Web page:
House Public Safety Committee kicks off gun-control hearings - KTTC Rochester, Austin, Mason City News, Weather and Sports

House Public Safety Committee kicks off gun-control hearings

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AUSTIN, Minn. (KTTC)--The House Public Safety Committee kicked off three days of hearings Tuesday on proposed gun laws.  New amendments to House Bill 241 would eliminate a long list of firearms and broaden the definition of an assault rifle.
 

Kevin Siefken is an Albert Lea attorney. He first learned how to shoot his father's gun when he was just a boy.  When it came time to teach his own sons, he taught them on that same rifle; the one his father passed down to him.


 "I got-the guns from my father," said Siefken.  "I'd always thought I'd pass them down.  It's very dissappointing to see that the law might take this gun out of the family when it's always been in the family."


Instead of naming each rifle specifically, the law would classify a gun by its characteristics.  One of the new stipulations defines an assault weapon as "any semi-automatic pistol, or any semi-automatic, centerfire, or rimfire rifle with a fixed magazine, that has the capacity to accept more than seven rounds of ammunition"(H.F. No. 241).  Siefken's .22 Long Rifle holds more than 7 rounds of ammunition, qualifying it as an assault rifle under the proposed bill.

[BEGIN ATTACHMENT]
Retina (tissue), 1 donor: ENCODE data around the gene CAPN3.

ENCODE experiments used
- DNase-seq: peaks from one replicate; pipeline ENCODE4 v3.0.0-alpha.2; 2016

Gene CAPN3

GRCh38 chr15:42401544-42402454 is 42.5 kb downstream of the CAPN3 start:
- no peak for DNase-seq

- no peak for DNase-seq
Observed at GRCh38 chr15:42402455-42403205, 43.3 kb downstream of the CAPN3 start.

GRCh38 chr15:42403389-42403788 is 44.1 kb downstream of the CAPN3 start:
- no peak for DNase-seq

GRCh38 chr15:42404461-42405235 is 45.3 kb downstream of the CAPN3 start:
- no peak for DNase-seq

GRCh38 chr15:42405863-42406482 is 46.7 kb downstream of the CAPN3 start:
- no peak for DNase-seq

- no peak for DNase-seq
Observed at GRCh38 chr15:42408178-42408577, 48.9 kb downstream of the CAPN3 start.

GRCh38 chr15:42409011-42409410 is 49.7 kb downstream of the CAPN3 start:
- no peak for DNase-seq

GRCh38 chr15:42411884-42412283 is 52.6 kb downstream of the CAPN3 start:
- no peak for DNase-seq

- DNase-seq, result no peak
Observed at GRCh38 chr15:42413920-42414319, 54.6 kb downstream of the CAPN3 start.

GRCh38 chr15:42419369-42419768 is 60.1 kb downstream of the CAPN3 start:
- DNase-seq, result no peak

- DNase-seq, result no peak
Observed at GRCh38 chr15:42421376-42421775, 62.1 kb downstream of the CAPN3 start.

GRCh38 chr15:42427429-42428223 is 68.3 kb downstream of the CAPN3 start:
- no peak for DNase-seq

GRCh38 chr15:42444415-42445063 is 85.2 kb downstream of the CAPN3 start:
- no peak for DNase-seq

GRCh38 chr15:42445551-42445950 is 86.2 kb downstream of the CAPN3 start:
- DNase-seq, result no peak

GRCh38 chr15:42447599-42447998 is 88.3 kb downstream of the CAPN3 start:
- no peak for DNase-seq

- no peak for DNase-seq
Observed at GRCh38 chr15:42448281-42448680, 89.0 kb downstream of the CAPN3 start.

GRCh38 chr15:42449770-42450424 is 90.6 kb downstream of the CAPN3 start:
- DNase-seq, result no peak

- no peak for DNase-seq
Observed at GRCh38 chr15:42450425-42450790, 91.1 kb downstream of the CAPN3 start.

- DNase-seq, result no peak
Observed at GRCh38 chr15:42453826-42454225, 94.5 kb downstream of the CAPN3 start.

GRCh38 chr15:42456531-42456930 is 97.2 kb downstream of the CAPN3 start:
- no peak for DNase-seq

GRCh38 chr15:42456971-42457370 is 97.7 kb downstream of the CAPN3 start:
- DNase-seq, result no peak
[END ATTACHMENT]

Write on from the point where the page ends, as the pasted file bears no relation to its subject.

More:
"Guns like the .22 I got from my father, I always thought I'd pass it on to one of my sons and under that law, I wouldn't be able to.  No way," said Siefken.
 

If the bill becomes law, Siefkin will have to register his gun annually, be subjected to a background check, and agree to a home inspection to insure proper storage of the weapon, among other requirements.  Also, he would not  be allowed to pass the gun to his sons as the law states assault weapons "may not be purchased or transferred, except for transfer to the appropriate law enforcement agency for the purpose of surrendering the weapon for destruction" (H.F. No. 241).

 "They run the risk of taking the guns away from people who have had them a long time and have handled them well," said Siefken.  "Right now, as the bill is written, it's not really narrow enough."


Rewriting the law to make it "narrow enough" is just one of the many challenges lawmakers will face in the coming days.  The debate on Minnesota's gun control laws will continue following President Obama's visit to Minneapolis on Monday.

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